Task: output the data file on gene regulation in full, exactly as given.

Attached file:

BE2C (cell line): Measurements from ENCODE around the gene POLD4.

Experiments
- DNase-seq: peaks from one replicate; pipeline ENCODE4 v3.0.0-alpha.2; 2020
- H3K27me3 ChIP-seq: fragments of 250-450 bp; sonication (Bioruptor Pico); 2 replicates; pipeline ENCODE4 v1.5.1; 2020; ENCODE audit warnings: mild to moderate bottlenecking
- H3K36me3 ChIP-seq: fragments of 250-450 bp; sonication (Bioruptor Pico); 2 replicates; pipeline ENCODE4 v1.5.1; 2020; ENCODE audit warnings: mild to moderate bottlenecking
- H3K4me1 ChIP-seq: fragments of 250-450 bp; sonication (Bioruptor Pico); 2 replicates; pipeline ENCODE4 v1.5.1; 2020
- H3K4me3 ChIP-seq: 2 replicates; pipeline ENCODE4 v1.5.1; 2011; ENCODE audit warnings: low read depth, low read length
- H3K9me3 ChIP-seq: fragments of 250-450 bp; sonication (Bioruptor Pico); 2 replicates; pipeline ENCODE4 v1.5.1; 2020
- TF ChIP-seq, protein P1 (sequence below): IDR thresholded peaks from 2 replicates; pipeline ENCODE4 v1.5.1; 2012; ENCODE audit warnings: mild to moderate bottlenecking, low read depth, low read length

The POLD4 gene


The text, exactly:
BE2C (cell line): Measurements from ENCODE around the gene POLD4.

Experiments
- DNase-seq: peaks from one replicate; pipeline ENCODE4 v3.0.0-alpha.2; 2020
- H3K27me3 ChIP-seq: fragments of 250-450 bp; sonication (Bioruptor Pico); 2 replicates; pipeline ENCODE4 v1.5.1; 2020; ENCODE audit warnings: mild to moderate bottlenecking
- H3K36me3 ChIP-seq: fragments of 250-450 bp; sonication (Bioruptor Pico); 2 replicates; pipeline ENCODE4 v1.5.1; 2020; ENCODE audit warnings: mild to moderate bottlenecking
- H3K4me1 ChIP-seq: fragments of 250-450 bp; sonication (Bioruptor Pico); 2 replicates; pipeline ENCODE4 v1.5.1; 2020
- H3K4me3 ChIP-seq: 2 replicates; pipeline ENCODE4 v1.5.1; 2011; ENCODE audit warnings: low read depth, low read length
- H3K9me3 ChIP-seq: fragments of 250-450 bp; sonication (Bioruptor Pico); 2 replicates; pipeline ENCODE4 v1.5.1; 2020
- TF ChIP-seq, protein P1 (sequence below): IDR thresholded peaks from 2 replicates; pipeline ENCODE4 v1.5.1; 2012; ENCODE audit warnings: mild to moderate bottlenecking, low read depth, low read length

The POLD4 gene